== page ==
Dr. Dennis Riker, Superintendent of the Nazareth School District, presented a revision to the district’s health and safety plan at the school board meeting on October 26. During a brief PowerPoint presentation Dr. Riker said that the district gets once-a-week updates on Covid transmission in Northampton County. The curve has leveled out and is coming down. Dr. Riker said he anticipates the downward trend in new cases will continue and engaged in discussion with other local school administrators about the impact of students going into isolation when they are exposed and the hardship on parents who sometimes must scramble to find childcare. The district provides other avenues for children who cannot attend school, but Dr. Riker said he believes that face-to-face learning is the best option. He then presented a slide with numbers of cases across the schools showing data that students isolating because of coming in contact with a Covid-positive person were not generally testing positive in great numbers. In the high school there were 16 cases that required 34 students to isolate, of which zero tested positive. In the middle school there were 18 cases that required 55 students to isolate, of which five tested positive. Dr. Riker noted that of those five positive cases there is no way to tell if they were the result of being exposed at school or if they got infected elsewhere.
The new plan would still include contact tracing, but the main change will be that no quarantine is required if students are not showing symptoms even if they have been in contact with a Covid-positive student. Students who live with someone who has tested positive for Covid, have symptoms, or test positive themselves would still be required to stay home from school and abide by the protocols in place. If the board does vote to change this policy, there will be a mechanism in place to reinstate the old policy of isolating anyone in contact with someone who has tested positive. This would take effect if more than 25 students in any of the medium-sized schools, which includes every school in the district but the high school, test positive or if 45 students in the high school test positive. Dr. Riker said that he did not consult with any health experts or employment associations on this proposed change in policy.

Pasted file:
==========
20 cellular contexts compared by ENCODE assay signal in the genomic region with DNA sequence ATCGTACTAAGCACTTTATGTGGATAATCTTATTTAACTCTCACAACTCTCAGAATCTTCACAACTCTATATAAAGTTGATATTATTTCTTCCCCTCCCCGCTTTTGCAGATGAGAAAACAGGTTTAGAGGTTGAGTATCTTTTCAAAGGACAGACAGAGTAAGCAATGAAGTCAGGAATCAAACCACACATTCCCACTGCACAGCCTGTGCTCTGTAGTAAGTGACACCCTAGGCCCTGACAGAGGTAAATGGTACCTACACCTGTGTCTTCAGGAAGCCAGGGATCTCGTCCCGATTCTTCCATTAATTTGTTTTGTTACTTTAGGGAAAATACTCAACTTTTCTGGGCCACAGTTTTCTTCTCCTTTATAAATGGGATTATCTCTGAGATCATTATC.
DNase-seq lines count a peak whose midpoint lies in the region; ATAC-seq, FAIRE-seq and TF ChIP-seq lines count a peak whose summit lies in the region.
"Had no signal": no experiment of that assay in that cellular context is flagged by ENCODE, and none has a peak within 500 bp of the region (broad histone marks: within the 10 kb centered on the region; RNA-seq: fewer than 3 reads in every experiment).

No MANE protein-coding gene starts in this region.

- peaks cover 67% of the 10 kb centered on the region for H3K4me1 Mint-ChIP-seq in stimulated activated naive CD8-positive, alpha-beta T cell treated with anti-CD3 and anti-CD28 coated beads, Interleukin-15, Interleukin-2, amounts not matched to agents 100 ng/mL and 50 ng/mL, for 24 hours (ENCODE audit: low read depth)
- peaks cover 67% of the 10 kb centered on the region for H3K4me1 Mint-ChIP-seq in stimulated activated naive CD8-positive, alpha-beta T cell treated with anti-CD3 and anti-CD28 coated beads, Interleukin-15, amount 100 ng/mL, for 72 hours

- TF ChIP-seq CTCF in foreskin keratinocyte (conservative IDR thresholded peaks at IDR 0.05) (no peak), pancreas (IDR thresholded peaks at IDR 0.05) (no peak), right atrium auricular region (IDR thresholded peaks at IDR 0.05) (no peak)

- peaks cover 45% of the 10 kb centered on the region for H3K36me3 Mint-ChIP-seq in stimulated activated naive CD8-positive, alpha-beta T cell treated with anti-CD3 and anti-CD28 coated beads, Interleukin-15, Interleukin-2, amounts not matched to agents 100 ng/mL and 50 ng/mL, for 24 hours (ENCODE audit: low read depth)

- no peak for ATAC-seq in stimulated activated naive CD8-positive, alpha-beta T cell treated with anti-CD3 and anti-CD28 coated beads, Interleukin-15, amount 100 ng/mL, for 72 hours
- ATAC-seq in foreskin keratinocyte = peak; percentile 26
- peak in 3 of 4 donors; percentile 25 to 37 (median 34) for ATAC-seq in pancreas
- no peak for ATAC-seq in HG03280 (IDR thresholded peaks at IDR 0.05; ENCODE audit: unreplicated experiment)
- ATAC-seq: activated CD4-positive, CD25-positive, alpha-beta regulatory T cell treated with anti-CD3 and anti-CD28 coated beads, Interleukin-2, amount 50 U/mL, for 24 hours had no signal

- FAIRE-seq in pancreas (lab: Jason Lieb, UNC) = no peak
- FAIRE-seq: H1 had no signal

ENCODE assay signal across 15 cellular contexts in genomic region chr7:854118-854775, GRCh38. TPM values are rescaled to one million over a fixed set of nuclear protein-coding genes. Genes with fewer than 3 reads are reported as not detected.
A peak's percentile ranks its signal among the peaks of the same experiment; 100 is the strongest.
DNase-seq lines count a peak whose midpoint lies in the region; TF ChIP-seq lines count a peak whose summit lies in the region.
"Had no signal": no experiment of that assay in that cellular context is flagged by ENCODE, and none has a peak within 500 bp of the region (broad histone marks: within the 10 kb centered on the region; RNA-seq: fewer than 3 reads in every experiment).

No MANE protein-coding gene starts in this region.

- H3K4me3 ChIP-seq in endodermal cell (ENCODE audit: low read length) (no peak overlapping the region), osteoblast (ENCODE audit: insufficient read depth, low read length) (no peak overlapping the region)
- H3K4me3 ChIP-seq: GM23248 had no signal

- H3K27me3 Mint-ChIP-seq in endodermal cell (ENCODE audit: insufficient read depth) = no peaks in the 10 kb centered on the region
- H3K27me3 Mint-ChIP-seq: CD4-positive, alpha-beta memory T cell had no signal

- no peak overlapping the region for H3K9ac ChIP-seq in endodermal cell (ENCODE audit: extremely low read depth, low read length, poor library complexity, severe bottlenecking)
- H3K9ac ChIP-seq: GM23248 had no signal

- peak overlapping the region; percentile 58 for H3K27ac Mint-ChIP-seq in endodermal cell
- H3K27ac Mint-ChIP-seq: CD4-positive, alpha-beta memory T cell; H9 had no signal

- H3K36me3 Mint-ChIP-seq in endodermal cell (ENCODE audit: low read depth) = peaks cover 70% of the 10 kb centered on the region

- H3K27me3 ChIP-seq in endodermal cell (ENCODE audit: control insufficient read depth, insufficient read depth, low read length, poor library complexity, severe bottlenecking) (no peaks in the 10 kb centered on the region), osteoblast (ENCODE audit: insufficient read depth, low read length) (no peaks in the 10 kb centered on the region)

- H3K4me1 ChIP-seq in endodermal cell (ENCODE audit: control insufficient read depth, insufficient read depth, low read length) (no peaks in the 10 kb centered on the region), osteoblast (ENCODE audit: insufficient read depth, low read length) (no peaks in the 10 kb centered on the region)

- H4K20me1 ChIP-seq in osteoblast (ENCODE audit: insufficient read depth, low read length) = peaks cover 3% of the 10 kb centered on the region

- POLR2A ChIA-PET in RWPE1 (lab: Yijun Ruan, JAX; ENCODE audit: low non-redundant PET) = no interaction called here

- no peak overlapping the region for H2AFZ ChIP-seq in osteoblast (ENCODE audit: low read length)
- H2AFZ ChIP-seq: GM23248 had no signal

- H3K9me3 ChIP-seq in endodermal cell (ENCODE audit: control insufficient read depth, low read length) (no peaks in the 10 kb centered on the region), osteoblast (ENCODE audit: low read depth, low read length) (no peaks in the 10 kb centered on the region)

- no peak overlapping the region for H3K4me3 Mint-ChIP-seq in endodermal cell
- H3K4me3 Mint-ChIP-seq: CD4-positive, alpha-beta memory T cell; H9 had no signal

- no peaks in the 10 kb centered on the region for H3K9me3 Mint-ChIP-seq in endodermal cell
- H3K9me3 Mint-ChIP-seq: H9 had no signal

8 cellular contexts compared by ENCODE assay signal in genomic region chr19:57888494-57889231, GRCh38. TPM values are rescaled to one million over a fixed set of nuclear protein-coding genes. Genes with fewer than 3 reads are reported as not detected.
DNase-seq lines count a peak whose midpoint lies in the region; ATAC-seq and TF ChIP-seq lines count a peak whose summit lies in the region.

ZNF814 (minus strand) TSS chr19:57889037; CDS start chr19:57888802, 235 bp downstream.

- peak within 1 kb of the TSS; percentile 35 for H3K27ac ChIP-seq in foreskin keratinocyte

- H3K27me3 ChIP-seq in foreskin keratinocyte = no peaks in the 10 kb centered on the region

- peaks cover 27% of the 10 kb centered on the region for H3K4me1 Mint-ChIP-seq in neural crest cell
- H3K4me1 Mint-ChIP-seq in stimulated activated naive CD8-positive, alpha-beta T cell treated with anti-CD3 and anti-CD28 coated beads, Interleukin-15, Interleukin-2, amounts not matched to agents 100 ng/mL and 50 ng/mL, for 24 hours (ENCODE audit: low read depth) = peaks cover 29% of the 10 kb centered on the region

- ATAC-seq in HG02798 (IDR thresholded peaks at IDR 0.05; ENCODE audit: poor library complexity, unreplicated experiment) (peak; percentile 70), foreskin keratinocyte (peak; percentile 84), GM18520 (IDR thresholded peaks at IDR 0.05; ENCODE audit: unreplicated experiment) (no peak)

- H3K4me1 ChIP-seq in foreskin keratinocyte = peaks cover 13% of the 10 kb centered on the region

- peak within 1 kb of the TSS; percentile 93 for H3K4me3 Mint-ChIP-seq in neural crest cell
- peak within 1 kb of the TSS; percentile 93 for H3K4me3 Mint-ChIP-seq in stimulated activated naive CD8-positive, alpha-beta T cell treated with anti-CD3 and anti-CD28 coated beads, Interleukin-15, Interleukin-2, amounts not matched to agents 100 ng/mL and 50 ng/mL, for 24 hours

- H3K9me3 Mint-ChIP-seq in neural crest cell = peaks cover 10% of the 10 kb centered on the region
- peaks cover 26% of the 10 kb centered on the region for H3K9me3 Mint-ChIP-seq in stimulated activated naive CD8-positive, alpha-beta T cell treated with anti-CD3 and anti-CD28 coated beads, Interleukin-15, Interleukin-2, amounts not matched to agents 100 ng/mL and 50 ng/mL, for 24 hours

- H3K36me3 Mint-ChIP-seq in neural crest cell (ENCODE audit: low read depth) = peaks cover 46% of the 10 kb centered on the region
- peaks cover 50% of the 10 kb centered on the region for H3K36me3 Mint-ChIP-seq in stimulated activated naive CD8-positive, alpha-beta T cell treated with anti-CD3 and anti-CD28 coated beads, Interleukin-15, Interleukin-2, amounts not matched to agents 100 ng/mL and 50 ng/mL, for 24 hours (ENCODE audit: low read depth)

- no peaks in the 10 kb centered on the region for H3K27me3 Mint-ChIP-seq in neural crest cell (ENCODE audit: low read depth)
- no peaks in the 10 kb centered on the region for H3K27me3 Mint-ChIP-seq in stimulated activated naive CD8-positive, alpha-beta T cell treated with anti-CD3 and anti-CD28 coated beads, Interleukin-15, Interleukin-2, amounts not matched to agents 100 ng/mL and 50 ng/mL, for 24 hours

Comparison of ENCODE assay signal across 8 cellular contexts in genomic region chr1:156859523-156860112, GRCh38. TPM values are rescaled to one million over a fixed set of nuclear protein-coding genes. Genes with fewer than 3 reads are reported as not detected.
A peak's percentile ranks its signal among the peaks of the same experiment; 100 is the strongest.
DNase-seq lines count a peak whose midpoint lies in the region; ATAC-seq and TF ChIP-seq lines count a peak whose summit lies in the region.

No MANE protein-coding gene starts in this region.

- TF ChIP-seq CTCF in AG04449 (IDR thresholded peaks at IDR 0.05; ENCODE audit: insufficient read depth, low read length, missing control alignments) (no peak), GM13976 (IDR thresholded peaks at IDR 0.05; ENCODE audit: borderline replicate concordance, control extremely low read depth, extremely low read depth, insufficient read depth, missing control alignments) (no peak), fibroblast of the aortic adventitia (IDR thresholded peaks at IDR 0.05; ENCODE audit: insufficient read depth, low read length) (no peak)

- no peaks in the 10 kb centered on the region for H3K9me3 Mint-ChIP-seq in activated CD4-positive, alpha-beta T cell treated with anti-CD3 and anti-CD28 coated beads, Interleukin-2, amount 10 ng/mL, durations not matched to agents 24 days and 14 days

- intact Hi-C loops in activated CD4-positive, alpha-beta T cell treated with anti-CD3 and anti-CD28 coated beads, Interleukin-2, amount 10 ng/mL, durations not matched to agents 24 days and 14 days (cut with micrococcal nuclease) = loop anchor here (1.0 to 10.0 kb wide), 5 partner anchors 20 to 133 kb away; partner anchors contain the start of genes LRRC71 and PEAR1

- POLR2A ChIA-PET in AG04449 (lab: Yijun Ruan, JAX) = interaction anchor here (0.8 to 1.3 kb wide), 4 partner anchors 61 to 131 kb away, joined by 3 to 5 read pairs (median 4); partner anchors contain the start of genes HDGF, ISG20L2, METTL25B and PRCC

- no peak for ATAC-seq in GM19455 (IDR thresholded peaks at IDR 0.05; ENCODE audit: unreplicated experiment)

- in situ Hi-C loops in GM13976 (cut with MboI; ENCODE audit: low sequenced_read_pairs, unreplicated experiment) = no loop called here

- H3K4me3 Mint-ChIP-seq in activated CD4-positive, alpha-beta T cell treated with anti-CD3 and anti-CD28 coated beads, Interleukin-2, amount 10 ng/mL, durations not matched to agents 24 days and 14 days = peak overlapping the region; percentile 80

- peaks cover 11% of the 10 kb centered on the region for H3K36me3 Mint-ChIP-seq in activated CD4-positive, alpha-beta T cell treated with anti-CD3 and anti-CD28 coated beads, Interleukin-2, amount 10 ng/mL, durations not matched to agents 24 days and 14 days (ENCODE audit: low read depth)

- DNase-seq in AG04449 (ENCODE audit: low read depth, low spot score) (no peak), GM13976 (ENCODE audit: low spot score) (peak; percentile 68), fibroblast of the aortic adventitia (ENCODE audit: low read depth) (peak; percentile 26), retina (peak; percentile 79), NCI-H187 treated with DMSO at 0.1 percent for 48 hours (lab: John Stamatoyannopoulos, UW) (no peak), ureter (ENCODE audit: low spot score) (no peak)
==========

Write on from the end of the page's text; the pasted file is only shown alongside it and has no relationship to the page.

Some of the public in attendance immediately commented on the potential changes, evenly split for and against. A parent, Jason Janus, clarified that they didn’t consult health experts about a health policy change and most of the parents who were against the change agreed that experts should be consulted. One of the parents who lauded the change was Jennifer Simon who thanked Dr. Riker and said the “evidence is right in front of us” to back up making the adjustment to isolation protocol. Another parent, Nick Caruso, felt that the medical experts are prejudiced against opposing viewpoints.
“It is clear that a facility like St. Luke’s has a political agenda. They have a biased opinion,” Caruso said. “Can we get an opposing set of experts?” he asked.
The board did not vote on the policy change at this meeting but will at a future meeting.
After public comment Dr. Riker addressed some of the concerns of parents.
“We have heard of no vaccine mandate and hopefully it won’t be the case,” Riker said. He also said there will be no vaccine clinics at the Nazareth Area schools. Dr. Linda Stubits, President of the Board, backed up Dr. Riker on his assertions.
The next Nazareth Area School District Board Meeting will be on November 9 at 7 p.m.